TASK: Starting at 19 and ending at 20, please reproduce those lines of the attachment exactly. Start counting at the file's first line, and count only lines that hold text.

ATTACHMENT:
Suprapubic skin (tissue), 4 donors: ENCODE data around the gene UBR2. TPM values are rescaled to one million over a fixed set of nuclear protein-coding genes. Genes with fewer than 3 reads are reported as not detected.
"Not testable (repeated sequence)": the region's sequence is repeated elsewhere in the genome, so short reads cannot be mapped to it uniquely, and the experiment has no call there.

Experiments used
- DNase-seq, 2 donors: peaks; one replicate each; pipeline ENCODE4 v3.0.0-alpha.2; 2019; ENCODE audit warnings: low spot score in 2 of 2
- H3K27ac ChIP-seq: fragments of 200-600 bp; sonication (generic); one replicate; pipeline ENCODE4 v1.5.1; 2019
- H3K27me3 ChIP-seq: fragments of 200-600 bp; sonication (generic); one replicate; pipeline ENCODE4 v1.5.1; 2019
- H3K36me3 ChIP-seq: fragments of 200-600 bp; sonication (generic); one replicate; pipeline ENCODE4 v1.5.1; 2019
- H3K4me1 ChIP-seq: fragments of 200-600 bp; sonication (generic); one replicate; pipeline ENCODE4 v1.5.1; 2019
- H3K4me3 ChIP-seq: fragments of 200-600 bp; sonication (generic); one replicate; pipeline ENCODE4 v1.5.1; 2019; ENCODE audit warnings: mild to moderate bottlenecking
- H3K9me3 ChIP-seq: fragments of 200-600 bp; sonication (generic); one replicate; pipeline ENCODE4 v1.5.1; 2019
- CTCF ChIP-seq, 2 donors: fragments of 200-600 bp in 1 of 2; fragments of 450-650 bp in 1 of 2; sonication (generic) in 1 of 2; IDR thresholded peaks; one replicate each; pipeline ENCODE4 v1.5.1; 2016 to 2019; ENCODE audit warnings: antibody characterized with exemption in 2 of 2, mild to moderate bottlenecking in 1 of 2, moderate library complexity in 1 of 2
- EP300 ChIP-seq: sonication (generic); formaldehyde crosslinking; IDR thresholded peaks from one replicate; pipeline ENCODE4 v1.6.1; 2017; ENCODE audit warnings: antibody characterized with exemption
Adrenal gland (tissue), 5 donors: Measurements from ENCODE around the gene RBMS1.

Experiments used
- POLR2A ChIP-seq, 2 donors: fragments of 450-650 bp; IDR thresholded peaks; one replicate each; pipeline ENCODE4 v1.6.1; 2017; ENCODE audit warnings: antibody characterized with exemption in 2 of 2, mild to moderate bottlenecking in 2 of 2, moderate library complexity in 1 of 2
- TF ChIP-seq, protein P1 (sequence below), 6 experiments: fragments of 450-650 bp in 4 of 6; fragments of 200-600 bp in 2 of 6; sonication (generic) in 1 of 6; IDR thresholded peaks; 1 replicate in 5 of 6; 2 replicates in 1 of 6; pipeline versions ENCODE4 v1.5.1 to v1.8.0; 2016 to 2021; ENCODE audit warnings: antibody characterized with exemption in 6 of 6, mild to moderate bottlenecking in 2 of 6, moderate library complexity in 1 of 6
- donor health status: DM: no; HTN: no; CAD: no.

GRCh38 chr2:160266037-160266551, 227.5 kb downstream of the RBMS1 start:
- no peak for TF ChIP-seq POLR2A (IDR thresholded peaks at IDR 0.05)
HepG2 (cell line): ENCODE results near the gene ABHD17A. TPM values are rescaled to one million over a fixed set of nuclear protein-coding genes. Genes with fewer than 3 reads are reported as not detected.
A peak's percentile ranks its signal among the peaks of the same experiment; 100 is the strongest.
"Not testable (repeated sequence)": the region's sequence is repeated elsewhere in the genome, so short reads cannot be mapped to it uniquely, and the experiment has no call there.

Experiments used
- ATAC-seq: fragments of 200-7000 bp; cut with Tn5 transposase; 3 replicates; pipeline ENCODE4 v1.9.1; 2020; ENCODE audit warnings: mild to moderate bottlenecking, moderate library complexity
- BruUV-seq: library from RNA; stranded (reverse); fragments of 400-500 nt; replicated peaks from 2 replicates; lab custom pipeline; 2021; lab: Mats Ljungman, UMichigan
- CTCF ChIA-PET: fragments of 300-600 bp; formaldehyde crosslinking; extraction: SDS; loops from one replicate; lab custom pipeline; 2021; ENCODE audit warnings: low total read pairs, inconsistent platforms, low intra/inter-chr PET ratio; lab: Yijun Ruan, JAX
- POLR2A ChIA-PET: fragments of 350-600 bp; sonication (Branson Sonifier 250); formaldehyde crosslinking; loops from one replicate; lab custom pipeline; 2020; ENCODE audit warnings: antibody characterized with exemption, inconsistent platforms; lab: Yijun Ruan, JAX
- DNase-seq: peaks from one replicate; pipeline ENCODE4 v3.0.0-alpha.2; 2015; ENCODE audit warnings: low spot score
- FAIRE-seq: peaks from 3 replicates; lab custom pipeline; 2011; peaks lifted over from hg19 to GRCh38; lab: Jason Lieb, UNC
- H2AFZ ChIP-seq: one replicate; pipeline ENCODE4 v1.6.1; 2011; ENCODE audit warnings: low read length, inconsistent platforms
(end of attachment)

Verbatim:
- no peak for TF ChIP-seq POLR2A (IDR thresholded peaks at IDR 0.05)
HepG2 (cell line): ENCODE results near the gene ABHD17A. TPM values are rescaled to one million over a fixed set of nuclear protein-coding genes. Genes with fewer than 3 reads are reported as not detected.